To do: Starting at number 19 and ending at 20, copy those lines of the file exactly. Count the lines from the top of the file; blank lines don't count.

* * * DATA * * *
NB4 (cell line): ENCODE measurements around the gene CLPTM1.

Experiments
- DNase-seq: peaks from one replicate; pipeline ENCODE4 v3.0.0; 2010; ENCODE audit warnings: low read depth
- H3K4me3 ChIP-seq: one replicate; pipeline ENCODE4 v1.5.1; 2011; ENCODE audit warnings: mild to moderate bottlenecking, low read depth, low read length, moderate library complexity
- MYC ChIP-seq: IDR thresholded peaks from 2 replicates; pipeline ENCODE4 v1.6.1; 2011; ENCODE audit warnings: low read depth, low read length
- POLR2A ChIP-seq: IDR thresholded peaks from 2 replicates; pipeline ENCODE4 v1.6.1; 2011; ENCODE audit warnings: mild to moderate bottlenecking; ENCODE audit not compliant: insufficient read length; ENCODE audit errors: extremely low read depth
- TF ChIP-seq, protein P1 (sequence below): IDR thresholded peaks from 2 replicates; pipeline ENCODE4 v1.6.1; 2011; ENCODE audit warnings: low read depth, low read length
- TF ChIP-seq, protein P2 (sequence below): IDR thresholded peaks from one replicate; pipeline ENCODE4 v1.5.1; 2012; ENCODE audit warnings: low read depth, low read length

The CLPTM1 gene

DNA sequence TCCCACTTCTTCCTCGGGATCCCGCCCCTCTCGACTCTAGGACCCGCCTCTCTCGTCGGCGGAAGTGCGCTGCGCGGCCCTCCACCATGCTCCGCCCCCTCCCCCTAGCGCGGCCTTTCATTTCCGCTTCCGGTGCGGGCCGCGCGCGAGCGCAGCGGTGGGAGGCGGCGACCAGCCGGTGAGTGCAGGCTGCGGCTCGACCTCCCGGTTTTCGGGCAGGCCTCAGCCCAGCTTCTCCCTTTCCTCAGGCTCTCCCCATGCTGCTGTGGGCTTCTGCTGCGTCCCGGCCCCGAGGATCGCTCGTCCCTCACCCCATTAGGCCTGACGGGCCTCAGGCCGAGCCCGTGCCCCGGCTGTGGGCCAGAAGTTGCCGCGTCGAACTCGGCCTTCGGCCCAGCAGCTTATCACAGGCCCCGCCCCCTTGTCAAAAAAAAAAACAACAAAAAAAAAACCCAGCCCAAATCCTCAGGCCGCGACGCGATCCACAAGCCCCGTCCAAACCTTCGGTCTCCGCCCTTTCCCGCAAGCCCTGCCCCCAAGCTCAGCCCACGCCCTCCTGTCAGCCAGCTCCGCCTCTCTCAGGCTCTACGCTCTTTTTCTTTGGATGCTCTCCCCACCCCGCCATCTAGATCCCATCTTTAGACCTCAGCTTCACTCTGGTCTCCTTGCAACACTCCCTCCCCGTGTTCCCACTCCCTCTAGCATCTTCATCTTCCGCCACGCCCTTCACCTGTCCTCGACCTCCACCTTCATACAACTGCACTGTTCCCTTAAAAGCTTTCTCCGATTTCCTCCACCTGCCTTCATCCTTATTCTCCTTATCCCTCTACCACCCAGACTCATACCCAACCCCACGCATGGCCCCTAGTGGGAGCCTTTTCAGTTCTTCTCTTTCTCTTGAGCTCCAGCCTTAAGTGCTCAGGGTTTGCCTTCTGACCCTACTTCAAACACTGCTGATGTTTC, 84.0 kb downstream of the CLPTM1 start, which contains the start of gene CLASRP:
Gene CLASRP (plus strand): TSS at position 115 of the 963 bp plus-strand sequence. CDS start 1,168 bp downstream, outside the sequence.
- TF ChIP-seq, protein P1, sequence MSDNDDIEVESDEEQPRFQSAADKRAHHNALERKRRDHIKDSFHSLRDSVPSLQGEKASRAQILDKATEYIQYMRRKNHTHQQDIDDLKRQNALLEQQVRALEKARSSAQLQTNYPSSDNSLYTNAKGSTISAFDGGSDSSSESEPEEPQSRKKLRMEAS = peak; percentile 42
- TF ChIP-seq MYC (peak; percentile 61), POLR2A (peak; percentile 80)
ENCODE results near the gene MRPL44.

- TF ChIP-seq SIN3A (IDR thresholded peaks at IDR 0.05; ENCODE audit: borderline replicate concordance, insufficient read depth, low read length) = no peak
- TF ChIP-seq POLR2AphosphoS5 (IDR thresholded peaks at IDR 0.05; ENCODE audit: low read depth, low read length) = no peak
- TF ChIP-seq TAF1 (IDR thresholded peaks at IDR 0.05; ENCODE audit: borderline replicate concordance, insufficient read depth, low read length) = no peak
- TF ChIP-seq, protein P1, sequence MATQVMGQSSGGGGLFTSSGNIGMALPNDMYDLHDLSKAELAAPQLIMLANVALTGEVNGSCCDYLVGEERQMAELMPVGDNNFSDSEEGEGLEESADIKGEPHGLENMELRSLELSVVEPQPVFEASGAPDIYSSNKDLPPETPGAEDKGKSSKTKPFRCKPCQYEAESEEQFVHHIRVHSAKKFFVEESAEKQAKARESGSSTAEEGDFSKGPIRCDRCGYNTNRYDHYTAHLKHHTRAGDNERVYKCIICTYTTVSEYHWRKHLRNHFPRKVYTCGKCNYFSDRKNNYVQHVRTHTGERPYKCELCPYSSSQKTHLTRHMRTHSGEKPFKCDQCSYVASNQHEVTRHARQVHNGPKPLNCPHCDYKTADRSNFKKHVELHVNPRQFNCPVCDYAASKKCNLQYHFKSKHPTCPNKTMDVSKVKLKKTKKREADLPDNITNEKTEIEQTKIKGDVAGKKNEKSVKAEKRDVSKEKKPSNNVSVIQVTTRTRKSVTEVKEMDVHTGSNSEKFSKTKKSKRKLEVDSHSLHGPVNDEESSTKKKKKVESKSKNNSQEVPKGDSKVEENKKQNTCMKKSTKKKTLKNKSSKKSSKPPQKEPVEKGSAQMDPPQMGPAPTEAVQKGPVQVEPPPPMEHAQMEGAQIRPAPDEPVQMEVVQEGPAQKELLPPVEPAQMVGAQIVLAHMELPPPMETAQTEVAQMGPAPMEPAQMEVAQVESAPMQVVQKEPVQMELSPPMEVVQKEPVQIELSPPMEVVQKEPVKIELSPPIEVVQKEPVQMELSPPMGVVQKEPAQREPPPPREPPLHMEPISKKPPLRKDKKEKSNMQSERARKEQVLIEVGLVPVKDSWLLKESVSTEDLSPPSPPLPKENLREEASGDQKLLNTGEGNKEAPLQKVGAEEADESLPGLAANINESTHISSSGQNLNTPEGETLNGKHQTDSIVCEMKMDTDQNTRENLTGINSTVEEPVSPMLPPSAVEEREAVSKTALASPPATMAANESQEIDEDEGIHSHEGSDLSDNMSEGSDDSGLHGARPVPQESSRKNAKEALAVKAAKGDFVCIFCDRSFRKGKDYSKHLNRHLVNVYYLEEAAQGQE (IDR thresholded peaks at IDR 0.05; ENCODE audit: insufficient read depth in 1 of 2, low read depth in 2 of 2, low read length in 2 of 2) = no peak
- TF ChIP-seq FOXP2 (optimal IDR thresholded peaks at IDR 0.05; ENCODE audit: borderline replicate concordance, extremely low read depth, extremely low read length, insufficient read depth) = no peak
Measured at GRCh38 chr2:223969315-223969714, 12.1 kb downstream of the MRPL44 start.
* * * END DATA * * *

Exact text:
- TF ChIP-seq FOXP2 (optimal IDR thresholded peaks at IDR 0.05; ENCODE audit: borderline replicate concordance, extremely low read depth, extremely low read length, insufficient read depth) = no peak
Measured at GRCh38 chr2:223969315-223969714, 12.1 kb downstream of the MRPL44 start.